• Changes to certain staging dates – The “staging dates”, (i.e., the date by which a pension scheme has to connect to the dashboard system) for certain categories of pension schemes have been altered. The regulations move the date for the first two cohorts (i.e., those applying to the larger master trusts and defined contribution schemes) back by two months. These will change following the recent Government announcement to delay the pensions dashboards programme, although the extent of the delay is unclear. Hybrid schemes with both DB and DC sections will be required to follow the timescales that would be applicable to them if they were DB only, which might mean onboarding takes place later than you initially thought.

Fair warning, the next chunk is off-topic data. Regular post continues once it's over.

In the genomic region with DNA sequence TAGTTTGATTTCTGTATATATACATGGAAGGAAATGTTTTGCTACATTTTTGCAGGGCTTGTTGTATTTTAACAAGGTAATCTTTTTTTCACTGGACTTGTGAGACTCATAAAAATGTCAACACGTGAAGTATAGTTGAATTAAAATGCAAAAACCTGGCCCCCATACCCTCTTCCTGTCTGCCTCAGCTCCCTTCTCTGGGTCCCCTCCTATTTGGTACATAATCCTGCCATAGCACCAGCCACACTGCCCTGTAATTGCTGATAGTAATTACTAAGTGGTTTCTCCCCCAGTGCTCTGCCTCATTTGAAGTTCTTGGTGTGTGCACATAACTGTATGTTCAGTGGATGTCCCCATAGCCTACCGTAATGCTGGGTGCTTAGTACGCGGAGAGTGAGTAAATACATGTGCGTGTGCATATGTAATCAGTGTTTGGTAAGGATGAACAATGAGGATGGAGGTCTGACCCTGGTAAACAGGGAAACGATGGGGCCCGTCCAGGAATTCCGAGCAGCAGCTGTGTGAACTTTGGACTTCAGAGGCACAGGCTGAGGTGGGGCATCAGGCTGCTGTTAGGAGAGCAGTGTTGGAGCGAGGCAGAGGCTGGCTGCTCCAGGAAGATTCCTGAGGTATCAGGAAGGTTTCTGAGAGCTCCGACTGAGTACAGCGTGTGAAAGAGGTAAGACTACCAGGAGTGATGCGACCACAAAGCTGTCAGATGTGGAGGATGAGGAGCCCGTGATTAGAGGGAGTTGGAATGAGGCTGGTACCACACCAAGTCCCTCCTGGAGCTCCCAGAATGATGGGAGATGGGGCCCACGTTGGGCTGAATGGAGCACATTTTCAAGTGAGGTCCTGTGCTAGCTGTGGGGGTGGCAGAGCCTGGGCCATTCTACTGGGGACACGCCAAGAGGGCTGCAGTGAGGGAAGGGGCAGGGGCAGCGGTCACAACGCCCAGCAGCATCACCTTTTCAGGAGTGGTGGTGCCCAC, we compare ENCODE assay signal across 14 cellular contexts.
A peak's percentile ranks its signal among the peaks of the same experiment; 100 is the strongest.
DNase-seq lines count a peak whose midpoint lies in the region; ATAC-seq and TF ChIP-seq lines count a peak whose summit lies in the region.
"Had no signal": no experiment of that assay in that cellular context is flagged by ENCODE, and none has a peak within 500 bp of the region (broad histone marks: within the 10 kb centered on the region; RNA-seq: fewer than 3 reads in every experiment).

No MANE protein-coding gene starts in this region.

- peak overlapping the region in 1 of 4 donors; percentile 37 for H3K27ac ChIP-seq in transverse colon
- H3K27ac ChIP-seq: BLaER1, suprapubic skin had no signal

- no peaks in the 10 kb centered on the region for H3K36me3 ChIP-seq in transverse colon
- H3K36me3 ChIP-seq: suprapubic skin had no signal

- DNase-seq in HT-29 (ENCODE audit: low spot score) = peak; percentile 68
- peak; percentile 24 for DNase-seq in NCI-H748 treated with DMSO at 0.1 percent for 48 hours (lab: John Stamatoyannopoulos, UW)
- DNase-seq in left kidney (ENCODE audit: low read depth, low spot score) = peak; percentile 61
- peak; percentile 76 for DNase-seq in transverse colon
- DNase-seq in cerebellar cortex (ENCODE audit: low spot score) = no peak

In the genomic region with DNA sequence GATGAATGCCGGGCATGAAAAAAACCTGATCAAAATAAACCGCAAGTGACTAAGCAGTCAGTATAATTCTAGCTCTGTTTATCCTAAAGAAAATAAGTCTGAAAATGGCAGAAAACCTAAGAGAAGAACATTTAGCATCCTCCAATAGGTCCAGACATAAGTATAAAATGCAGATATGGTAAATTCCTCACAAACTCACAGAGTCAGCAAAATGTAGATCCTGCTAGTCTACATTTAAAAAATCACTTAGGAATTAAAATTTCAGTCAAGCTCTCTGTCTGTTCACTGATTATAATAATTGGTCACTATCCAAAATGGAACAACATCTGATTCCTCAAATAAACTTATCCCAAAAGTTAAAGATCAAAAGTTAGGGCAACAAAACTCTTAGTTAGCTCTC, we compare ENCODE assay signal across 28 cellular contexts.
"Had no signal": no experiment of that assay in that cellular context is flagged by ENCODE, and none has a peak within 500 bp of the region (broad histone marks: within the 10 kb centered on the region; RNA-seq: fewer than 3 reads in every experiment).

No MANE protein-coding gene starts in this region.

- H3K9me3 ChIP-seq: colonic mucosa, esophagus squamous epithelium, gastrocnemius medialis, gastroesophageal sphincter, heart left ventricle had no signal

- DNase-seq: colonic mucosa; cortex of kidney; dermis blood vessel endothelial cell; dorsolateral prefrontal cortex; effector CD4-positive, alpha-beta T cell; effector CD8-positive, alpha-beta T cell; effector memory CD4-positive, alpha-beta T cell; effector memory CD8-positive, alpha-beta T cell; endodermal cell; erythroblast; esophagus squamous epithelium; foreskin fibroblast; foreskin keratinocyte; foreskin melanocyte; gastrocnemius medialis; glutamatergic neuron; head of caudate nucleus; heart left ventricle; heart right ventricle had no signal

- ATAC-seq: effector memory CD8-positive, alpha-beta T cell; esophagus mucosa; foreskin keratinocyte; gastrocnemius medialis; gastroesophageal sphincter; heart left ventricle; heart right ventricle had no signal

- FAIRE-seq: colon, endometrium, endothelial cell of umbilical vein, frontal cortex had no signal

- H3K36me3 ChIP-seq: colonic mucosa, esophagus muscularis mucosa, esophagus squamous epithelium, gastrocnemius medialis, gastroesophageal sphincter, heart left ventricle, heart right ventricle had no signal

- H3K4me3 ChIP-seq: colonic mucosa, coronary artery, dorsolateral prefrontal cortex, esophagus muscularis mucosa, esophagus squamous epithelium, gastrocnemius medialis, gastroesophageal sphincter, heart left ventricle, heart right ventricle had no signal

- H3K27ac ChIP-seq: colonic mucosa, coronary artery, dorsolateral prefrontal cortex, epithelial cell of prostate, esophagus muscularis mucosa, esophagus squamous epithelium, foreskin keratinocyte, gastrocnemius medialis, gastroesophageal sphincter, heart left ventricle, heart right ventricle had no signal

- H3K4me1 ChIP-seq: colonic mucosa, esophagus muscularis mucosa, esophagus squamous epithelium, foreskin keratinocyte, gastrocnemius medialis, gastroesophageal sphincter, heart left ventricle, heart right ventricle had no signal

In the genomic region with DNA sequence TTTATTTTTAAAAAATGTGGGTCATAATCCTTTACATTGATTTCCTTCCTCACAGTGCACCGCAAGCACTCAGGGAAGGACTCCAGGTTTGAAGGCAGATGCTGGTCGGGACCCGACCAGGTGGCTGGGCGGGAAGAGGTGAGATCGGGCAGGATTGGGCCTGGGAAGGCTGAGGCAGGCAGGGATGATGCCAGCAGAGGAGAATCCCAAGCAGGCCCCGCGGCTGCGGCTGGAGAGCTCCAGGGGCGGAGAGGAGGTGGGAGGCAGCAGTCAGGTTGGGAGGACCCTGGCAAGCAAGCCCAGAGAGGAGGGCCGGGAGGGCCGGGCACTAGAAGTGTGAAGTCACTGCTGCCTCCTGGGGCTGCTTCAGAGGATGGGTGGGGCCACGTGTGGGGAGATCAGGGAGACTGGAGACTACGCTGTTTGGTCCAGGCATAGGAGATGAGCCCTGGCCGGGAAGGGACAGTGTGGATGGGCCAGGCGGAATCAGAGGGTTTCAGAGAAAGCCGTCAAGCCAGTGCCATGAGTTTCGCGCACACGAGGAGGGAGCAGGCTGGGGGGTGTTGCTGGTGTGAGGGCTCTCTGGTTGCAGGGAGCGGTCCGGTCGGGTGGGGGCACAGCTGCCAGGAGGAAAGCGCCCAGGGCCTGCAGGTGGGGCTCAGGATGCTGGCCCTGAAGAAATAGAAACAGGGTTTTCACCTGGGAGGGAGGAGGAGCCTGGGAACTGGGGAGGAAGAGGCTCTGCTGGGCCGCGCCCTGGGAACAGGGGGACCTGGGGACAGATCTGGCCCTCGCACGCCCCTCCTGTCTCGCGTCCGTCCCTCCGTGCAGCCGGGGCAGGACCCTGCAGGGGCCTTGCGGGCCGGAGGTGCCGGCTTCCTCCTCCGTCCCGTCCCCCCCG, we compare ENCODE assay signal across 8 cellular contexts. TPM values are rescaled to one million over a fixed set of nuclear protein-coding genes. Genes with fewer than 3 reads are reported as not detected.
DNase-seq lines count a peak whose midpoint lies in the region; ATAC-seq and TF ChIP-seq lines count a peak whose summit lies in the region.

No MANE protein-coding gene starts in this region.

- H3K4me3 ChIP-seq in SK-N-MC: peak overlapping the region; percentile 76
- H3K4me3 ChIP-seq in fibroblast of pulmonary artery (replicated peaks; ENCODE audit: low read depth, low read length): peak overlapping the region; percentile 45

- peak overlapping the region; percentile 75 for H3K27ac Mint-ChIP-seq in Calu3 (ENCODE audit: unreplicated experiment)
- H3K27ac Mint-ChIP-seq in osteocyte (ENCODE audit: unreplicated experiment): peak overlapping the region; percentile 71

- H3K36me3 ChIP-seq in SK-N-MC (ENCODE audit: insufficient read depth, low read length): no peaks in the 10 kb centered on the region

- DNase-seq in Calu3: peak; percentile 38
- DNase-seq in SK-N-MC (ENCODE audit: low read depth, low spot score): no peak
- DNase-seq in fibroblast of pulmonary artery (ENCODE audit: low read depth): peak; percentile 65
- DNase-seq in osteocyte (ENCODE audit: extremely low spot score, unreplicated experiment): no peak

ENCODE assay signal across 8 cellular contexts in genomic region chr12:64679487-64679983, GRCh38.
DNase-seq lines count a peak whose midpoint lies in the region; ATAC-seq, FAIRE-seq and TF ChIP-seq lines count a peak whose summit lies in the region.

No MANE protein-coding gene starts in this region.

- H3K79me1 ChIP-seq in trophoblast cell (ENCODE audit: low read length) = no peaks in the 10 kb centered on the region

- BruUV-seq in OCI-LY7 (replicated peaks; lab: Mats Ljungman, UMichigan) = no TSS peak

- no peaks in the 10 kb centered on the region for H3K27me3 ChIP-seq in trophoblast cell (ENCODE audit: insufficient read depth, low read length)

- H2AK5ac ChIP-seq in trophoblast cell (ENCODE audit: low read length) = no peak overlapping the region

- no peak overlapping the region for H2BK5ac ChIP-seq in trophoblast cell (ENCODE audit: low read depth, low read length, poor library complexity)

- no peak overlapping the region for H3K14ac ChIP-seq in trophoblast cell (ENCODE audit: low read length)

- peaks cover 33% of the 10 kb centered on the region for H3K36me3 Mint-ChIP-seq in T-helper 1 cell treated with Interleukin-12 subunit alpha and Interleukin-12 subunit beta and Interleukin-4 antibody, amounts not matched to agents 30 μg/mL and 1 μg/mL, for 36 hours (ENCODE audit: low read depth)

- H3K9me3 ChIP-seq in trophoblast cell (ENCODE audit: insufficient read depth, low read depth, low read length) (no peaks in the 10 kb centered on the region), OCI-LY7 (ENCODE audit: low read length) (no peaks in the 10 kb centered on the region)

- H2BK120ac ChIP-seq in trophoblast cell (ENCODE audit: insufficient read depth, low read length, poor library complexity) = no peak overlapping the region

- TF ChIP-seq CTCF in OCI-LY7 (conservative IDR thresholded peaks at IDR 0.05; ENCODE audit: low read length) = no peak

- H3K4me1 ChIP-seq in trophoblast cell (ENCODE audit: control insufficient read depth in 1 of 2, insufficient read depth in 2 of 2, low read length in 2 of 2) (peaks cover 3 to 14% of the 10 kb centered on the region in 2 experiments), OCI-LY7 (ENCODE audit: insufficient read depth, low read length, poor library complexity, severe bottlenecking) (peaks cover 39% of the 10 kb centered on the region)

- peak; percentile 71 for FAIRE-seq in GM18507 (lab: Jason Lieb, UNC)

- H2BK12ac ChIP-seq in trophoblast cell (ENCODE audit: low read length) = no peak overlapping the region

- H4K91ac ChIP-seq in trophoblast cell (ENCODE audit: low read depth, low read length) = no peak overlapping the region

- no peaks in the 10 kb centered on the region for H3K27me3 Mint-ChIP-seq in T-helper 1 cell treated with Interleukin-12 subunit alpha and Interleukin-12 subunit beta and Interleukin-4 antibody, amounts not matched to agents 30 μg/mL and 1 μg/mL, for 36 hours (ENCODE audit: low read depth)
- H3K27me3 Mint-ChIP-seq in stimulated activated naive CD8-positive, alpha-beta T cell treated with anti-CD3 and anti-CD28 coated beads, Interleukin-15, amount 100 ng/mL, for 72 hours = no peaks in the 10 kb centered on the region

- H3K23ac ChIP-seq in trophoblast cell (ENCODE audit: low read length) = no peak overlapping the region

• Notice re DAP– The “DAP” (i.e., the “dashboards available point”) is the date at which the dashboard services go live. Before this date, the services are not available to the public – the idea is that schemes onboard in accordance with their respective staging dates (as above) in readiness for the DAP. Taking into account the responses to a recent consultation, the draft regulations have now been amended to increase the notice period for the DAP from 3 months to 6 months, with the aim of giving trustees and administrators more certainty as to when to make final preparations for the public launch of the dashboard services. Following the recent Government announcement, the DAP will be pushed even further into the future.